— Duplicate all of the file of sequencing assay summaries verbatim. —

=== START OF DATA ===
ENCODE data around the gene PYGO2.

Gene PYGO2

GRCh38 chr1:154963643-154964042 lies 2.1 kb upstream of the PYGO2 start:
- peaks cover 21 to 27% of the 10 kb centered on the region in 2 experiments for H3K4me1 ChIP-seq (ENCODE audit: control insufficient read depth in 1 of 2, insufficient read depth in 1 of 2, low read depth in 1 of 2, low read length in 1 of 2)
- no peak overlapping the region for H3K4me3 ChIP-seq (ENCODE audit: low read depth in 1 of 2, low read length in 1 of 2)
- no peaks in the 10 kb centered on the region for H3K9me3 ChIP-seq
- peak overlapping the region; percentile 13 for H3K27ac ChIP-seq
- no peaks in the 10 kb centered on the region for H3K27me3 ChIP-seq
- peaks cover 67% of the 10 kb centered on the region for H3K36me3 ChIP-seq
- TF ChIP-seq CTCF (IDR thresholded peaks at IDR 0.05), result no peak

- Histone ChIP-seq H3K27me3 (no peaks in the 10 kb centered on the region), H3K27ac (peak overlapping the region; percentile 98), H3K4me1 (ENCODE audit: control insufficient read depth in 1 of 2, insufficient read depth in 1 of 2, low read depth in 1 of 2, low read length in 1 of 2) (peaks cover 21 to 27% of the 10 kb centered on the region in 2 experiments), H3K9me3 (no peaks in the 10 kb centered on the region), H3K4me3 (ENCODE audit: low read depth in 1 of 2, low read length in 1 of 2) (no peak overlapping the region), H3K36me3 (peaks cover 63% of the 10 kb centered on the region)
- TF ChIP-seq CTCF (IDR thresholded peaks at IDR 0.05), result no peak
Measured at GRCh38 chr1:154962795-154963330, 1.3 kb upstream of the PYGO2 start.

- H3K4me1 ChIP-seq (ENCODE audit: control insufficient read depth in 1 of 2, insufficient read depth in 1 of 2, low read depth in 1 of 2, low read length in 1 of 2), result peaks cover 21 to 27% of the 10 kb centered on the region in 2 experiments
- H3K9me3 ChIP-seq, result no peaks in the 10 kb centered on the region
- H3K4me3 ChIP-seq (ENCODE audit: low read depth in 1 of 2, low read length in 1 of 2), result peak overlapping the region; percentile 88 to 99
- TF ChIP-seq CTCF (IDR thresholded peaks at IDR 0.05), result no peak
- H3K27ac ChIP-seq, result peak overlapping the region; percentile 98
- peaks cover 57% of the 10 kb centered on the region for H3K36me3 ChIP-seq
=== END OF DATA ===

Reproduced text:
ENCODE data around the gene PYGO2.

Gene PYGO2

GRCh38 chr1:154963643-154964042 lies 2.1 kb upstream of the PYGO2 start:
- peaks cover 21 to 27% of the 10 kb centered on the region in 2 experiments for H3K4me1 ChIP-seq (ENCODE audit: control insufficient read depth in 1 of 2, insufficient read depth in 1 of 2, low read depth in 1 of 2, low read length in 1 of 2)
- no peak overlapping the region for H3K4me3 ChIP-seq (ENCODE audit: low read depth in 1 of 2, low read length in 1 of 2)
- no peaks in the 10 kb centered on the region for H3K9me3 ChIP-seq
- peak overlapping the region; percentile 13 for H3K27ac ChIP-seq
- no peaks in the 10 kb centered on the region for H3K27me3 ChIP-seq
- peaks cover 67% of the 10 kb centered on the region for H3K36me3 ChIP-seq
- TF ChIP-seq CTCF (IDR thresholded peaks at IDR 0.05), result no peak

- Histone ChIP-seq H3K27me3 (no peaks in the 10 kb centered on the region), H3K27ac (peak overlapping the region; percentile 98), H3K4me1 (ENCODE audit: control insufficient read depth in 1 of 2, insufficient read depth in 1 of 2, low read depth in 1 of 2, low read length in 1 of 2) (peaks cover 21 to 27% of the 10 kb centered on the region in 2 experiments), H3K9me3 (no peaks in the 10 kb centered on the region), H3K4me3 (ENCODE audit: low read depth in 1 of 2, low read length in 1 of 2) (no peak overlapping the region), H3K36me3 (peaks cover 63% of the 10 kb centered on the region)
- TF ChIP-seq CTCF (IDR thresholded peaks at IDR 0.05), result no peak
Measured at GRCh38 chr1:154962795-154963330, 1.3 kb upstream of the PYGO2 start.

- H3K4me1 ChIP-seq (ENCODE audit: control insufficient read depth in 1 of 2, insufficient read depth in 1 of 2, low read depth in 1 of 2, low read length in 1 of 2), result peaks cover 21 to 27% of the 10 kb centered on the region in 2 experiments
- H3K9me3 ChIP-seq, result no peaks in the 10 kb centered on the region
- H3K4me3 ChIP-seq (ENCODE audit: low read depth in 1 of 2, low read length in 1 of 2), result peak overlapping the region; percentile 88 to 99
- TF ChIP-seq CTCF (IDR thresholded peaks at IDR 0.05), result no peak
- H3K27ac ChIP-seq, result peak overlapping the region; percentile 98
- peaks cover 57% of the 10 kb centered on the region for H3K36me3 ChIP-seq